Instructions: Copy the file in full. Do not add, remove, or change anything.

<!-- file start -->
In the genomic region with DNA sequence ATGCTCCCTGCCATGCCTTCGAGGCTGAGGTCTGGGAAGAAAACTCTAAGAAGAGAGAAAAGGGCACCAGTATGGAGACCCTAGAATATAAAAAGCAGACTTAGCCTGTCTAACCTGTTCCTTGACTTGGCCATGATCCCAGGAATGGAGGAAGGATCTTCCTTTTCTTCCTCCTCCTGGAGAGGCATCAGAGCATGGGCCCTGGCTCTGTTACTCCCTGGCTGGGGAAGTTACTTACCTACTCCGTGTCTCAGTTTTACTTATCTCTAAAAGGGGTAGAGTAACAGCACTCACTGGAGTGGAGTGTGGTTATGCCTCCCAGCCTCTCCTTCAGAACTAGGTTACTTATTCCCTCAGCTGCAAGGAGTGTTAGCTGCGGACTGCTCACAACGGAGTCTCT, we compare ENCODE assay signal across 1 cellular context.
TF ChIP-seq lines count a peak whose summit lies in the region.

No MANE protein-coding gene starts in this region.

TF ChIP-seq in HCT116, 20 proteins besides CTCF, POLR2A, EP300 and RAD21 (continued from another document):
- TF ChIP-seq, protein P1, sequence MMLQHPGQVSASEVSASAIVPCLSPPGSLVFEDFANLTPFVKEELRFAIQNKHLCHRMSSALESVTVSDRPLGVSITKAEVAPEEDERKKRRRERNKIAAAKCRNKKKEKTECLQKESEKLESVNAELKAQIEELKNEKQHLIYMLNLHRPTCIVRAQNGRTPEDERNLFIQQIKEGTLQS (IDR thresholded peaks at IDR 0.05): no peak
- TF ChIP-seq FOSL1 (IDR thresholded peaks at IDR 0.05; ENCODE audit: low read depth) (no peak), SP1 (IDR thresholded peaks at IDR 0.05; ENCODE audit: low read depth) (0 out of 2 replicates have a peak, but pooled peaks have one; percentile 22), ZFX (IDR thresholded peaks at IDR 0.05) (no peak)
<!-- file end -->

In the genomic region with DNA sequence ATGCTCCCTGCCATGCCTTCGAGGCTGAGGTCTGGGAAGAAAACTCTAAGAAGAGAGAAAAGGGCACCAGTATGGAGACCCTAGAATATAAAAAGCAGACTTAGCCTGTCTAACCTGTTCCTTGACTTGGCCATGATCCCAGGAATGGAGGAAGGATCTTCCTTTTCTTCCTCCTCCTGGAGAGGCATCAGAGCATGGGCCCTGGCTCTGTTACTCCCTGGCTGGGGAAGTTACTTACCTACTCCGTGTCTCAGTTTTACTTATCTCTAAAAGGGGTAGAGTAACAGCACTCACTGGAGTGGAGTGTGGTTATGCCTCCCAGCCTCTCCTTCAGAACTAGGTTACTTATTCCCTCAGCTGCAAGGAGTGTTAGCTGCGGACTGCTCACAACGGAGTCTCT, we compare ENCODE assay signal across 1 cellular context.
TF ChIP-seq lines count a peak whose summit lies in the region.

No MANE protein-coding gene starts in this region.

TF ChIP-seq in HCT116, 20 proteins besides CTCF, POLR2A, EP300 and RAD21 (continued from another document):
- TF ChIP-seq, protein P1, sequence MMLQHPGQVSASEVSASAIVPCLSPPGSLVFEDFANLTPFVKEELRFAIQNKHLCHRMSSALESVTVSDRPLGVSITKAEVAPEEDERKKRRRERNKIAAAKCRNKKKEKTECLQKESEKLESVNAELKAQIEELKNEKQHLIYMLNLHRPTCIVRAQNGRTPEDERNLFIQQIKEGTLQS (IDR thresholded peaks at IDR 0.05): no peak
- TF ChIP-seq FOSL1 (IDR thresholded peaks at IDR 0.05; ENCODE audit: low read depth) (no peak), SP1 (IDR thresholded peaks at IDR 0.05; ENCODE audit: low read depth) (0 out of 2 replicates have a peak, but pooled peaks have one; percentile 22), ZFX (IDR thresholded peaks at IDR 0.05) (no peak)